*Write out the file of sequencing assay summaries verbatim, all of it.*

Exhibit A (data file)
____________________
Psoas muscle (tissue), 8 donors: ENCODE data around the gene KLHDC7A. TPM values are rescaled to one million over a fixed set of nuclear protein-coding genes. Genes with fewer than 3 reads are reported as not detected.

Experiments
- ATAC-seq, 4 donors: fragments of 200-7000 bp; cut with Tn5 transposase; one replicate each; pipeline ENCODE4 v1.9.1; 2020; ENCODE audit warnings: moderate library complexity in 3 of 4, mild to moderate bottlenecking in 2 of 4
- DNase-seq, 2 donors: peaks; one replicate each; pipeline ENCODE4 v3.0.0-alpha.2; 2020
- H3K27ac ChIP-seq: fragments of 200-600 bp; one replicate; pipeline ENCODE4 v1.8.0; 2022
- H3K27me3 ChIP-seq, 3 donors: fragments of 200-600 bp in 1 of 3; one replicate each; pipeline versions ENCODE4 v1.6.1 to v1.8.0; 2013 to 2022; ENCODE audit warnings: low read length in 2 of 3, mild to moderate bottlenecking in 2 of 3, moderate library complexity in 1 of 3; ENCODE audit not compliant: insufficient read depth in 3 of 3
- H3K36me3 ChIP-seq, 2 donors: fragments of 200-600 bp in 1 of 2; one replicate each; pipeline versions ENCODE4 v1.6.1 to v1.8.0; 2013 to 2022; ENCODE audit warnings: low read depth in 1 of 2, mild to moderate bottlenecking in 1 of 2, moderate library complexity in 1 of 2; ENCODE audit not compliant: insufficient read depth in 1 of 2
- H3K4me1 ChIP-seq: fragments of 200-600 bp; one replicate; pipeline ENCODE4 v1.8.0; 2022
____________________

Psoas muscle (tissue), 8 donors: ENCODE data around the gene KLHDC7A. TPM values are rescaled to one million over a fixed set of nuclear protein-coding genes. Genes with fewer than 3 reads are reported as not detected.

Experiments
- ATAC-seq, 4 donors: fragments of 200-7000 bp; cut with Tn5 transposase; one replicate each; pipeline ENCODE4 v1.9.1; 2020; ENCODE audit warnings: moderate library complexity in 3 of 4, mild to moderate bottlenecking in 2 of 4
- DNase-seq, 2 donors: peaks; one replicate each; pipeline ENCODE4 v3.0.0-alpha.2; 2020
- H3K27ac ChIP-seq: fragments of 200-600 bp; one replicate; pipeline ENCODE4 v1.8.0; 2022
- H3K27me3 ChIP-seq, 3 donors: fragments of 200-600 bp in 1 of 3; one replicate each; pipeline versions ENCODE4 v1.6.1 to v1.8.0; 2013 to 2022; ENCODE audit warnings: low read length in 2 of 3, mild to moderate bottlenecking in 2 of 3, moderate library complexity in 1 of 3; ENCODE audit not compliant: insufficient read depth in 3 of 3
- H3K36me3 ChIP-seq, 2 donors: fragments of 200-600 bp in 1 of 2; one replicate each; pipeline versions ENCODE4 v1.6.1 to v1.8.0; 2013 to 2022; ENCODE audit warnings: low read depth in 1 of 2, mild to moderate bottlenecking in 1 of 2, moderate library complexity in 1 of 2; ENCODE audit not compliant: insufficient read depth in 1 of 2
- H3K4me1 ChIP-seq: fragments of 200-600 bp; one replicate; pipeline ENCODE4 v1.8.0; 2022